• Dr. Barbara Bruno

    15h30 - 16h00

    On socially assistive robots, cultural competence and the importance of asking questions

    Dr. Barbara Bruno www video

    A substantial body of evidence has shown that cultural competence, generally defined as the ability to understand, appreciate, and interact with persons from cultures and/or belief systems other than one’s own, can help healthcare practitioners better understand their patients’ values and needs, and deliver care in a way that is free of discrimination. Given the increased interest in using socially assistive robots to support human caregivers in delivering care to older persons, the time may be right to ask ourselves whether socially assistive robots could improve the quality of life of users and their caregivers if they were sensitive to cultural differences while perceiving, reasoning, and acting. In this talk, we share the work we did in the CARESSES project towards the development of a culturally competent social robot for the care of older people.

  • Dr. John Danaher

    16h00 - 16h30

    Discrimination, Fairness and the Design of Robots

    Dr. John Danaher @JohnDanaher video

    There is a common assumption that ethical robotics must abide by the principles of non-discrimination and fairness in the design and operation of robots. But what does this actually entail? This talk will outline the major philosophical views on the nature of discrimination and fairness and consider their application to the design of robots. In doing so, it will argue that some forms of discrimination must be tolerated, possibly even encouraged, in the design of robots.


Time Slot Description
13h30 - 13h40 Welcome (organizers) -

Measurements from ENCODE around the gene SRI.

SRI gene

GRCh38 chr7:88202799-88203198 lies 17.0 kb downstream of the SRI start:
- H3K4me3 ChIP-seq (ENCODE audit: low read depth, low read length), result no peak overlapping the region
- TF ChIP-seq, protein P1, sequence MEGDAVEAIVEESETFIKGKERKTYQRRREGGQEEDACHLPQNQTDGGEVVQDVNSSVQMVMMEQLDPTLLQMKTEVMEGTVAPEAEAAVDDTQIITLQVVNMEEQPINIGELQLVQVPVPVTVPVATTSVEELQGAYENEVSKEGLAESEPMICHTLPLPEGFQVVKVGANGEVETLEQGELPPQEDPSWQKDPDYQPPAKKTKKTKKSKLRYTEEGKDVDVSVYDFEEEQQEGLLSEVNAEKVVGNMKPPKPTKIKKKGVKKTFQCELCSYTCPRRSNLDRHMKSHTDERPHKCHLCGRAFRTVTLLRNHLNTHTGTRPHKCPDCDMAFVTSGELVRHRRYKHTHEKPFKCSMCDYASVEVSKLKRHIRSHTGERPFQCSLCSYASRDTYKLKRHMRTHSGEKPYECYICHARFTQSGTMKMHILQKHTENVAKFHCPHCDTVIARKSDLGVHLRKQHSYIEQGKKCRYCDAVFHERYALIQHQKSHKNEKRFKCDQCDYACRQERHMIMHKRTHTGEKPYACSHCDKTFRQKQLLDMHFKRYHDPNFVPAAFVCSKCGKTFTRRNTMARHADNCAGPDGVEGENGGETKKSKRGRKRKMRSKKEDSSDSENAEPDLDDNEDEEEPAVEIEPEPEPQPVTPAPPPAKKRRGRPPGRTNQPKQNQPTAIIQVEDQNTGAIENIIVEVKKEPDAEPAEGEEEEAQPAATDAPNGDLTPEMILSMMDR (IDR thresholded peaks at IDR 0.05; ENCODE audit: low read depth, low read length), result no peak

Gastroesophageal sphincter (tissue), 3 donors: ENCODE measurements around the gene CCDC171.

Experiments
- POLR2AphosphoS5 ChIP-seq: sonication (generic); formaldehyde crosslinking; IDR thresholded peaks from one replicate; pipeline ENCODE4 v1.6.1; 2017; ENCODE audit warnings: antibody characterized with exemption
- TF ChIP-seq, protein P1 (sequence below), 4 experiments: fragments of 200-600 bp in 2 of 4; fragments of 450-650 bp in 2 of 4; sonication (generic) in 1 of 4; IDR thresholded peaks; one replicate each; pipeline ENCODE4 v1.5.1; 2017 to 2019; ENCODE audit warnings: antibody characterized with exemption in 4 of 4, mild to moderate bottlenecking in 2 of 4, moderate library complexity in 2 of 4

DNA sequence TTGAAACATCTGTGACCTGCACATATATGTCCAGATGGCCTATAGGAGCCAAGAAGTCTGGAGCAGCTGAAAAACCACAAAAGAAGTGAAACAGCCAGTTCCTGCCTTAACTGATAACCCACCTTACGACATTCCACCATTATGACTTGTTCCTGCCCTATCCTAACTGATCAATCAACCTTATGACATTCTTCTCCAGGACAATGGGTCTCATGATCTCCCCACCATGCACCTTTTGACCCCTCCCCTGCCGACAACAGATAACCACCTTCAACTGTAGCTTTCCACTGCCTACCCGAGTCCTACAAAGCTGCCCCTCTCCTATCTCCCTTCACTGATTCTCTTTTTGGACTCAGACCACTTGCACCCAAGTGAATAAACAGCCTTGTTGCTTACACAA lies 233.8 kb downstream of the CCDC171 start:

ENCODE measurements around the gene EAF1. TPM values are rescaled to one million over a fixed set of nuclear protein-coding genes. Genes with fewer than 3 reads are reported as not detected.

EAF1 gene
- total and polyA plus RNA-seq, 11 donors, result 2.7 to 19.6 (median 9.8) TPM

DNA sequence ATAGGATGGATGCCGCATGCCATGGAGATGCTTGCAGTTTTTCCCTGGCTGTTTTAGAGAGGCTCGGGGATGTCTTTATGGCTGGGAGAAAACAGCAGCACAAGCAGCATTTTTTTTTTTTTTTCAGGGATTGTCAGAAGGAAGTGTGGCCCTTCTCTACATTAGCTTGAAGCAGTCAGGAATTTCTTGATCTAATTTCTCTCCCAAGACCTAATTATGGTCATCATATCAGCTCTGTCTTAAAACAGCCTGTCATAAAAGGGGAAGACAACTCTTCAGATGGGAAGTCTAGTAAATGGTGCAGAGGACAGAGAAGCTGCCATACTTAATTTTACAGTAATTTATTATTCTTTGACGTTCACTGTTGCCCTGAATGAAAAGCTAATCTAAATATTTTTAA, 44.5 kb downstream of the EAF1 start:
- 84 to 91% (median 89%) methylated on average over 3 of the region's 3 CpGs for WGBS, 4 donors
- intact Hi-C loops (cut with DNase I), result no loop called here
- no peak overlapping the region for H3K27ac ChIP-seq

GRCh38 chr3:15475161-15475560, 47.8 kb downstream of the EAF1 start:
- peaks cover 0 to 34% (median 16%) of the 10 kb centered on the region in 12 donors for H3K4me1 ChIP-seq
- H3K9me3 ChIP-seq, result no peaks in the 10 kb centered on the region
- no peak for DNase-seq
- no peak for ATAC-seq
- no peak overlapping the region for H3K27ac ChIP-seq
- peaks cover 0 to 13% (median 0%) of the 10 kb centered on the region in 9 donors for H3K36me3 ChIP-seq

13h40 - 14h00 Dr. Martim Brandao Dr. Martim Brandao University of Oxford, UK The RoboTIPS Project, Responsible Robotics, and Bias
14h00 - 14h30 Prof. Ayanna Howard Prof. Ayanna Howard Georgia Institute of Technology, US Diversity Biases with Socially-Interactive Robots
14h30 - 15h00 Prof. James E. Young Prof. James E. Young University of Manitoba Why is gender relevant in robotics?
15h00 - 15h30 Coffee break -
15h30 - 16h00 Dr. Barbara Bruno Dr. Barbara Bruno University of Genoa, Italy On socially assistive robots, cultural competence and the importance of asking questions
16h00 - 16h30 Dr. John Danaher Dr. John Danaher NUI Galway, Republic of Ireland Discrimination, Fairness and the Design of Robots
16h30 - 17h00 Panel discussion and closing -


  • Masoumeh (Iran) Mansouri (Corresponding organizer)

    Masoumeh (Iran) Mansouri (Corresponding organizer) www

    Centre for Applied Autonomous Sensor Systems (AASS), Cognitive Robotics Lab, Örebro University, Sweden

  • Martim Brandao

    Martim Brandao www

    Oxford Robotics Institute (ORI), University of Oxford, UK

  • Alessandro Saffiotti (Workshop advisor)

    Alessandro Saffiotti (Workshop advisor) www

    Centre for Applied Autonomous Sensor Systems (AASS), Cognitive Robotics Lab, Örebro University, Sweden


This workshop is supported by:

RoboTIPS: Developing Responsible Robots for the Digital Economy. An EPSRC 5 year Established Career Digital Economy Fellowship awarded to Professor Marina Jirotka. EPSRC reference EP/S005099/1

IEEE RAS Technical Committee on Robot Ethics